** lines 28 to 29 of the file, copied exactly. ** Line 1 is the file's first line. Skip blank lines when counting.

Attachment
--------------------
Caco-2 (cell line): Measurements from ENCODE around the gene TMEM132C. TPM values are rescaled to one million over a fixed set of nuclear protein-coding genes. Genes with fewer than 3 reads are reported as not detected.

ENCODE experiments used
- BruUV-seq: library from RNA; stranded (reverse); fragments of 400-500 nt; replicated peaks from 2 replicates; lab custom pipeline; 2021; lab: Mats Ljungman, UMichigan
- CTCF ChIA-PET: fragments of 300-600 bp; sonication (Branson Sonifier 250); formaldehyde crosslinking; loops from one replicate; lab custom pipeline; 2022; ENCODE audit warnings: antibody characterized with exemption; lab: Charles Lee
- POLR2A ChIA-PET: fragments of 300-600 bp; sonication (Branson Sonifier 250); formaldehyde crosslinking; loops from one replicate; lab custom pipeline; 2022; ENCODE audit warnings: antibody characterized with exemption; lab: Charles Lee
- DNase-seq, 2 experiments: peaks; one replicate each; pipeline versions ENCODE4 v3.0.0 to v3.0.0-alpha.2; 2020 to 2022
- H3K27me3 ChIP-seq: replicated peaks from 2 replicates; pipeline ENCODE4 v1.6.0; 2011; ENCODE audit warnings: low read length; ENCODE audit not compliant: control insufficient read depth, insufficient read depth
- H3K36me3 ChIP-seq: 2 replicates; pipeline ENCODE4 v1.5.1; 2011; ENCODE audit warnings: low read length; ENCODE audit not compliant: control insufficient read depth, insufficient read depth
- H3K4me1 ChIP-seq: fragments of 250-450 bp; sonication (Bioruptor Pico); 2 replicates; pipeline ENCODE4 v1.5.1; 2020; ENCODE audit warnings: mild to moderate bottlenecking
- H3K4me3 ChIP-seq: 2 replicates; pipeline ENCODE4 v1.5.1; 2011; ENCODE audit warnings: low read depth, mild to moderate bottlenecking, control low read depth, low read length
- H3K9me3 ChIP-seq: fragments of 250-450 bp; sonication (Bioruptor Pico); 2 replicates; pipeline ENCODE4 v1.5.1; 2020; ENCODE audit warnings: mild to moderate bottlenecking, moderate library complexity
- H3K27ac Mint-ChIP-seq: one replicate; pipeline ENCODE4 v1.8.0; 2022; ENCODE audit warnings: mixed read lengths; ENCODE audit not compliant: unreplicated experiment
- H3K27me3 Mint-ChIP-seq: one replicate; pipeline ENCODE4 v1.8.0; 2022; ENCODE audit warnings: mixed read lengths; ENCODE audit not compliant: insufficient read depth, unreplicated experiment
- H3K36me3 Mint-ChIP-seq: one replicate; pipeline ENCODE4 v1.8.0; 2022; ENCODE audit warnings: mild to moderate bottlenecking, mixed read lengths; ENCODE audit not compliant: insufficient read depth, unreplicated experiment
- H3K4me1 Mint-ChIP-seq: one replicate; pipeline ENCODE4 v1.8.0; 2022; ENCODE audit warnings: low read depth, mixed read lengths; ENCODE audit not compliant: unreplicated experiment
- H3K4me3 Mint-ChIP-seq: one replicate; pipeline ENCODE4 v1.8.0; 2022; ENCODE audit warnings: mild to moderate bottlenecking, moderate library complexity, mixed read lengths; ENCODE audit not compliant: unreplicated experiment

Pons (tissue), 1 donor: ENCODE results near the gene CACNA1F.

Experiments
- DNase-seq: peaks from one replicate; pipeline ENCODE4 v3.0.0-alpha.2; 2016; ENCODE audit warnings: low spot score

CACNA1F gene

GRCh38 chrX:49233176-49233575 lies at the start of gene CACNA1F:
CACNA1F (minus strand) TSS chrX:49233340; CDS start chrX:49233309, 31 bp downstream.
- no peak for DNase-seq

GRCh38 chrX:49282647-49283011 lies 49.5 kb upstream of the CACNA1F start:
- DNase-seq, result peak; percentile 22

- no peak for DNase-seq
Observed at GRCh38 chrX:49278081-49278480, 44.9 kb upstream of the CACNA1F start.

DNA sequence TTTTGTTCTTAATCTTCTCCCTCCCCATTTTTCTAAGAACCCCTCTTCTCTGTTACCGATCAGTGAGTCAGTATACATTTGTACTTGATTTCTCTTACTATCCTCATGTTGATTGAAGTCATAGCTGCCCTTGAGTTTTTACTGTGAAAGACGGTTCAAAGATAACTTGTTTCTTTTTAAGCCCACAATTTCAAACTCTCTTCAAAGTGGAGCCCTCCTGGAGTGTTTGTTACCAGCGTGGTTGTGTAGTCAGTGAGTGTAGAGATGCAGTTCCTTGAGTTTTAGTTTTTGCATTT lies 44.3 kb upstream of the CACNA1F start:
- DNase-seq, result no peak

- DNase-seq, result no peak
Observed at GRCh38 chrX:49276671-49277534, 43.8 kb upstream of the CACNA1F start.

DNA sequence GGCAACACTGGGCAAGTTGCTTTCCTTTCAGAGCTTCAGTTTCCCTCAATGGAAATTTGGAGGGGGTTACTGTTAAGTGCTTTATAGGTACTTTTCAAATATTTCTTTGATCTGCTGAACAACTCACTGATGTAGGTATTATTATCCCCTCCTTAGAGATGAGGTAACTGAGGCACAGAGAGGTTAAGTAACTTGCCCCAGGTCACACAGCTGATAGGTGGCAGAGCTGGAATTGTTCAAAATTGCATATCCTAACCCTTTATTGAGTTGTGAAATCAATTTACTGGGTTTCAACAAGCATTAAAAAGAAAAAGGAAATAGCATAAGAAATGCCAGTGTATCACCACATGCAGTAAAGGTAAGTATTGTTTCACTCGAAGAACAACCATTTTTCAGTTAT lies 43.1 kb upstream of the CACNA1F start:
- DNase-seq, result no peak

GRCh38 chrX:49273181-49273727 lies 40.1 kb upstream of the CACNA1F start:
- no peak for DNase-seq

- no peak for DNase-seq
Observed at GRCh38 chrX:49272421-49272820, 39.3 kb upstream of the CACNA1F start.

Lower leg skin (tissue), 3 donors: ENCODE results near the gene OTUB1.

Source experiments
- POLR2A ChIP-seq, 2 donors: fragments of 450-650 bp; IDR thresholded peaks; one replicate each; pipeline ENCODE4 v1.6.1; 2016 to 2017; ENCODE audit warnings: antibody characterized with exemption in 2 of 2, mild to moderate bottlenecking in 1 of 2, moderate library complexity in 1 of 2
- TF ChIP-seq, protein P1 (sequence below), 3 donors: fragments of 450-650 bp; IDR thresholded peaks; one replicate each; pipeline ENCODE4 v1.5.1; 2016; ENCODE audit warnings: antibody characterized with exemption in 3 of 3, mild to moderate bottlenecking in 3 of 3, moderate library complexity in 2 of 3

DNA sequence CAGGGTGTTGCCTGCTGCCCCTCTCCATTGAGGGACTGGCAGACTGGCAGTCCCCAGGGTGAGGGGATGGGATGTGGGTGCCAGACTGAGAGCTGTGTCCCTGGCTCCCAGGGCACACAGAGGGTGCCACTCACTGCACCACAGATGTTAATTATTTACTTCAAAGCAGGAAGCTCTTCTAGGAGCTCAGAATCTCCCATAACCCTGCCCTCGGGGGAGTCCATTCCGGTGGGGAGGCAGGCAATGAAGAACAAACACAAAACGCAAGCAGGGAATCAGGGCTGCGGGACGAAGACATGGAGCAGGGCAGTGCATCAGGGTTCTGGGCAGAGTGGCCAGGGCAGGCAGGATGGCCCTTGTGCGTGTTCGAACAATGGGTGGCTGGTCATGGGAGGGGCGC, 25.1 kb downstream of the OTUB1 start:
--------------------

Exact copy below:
DNA sequence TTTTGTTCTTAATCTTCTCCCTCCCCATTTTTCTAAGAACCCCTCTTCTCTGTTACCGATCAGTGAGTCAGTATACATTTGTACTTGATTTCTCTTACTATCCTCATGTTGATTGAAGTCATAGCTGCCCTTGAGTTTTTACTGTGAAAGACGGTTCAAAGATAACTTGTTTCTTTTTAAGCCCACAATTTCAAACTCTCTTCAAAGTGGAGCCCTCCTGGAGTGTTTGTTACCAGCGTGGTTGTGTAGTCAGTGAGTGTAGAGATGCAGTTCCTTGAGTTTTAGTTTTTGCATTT lies 44.3 kb upstream of the CACNA1F start:
- DNase-seq, result no peak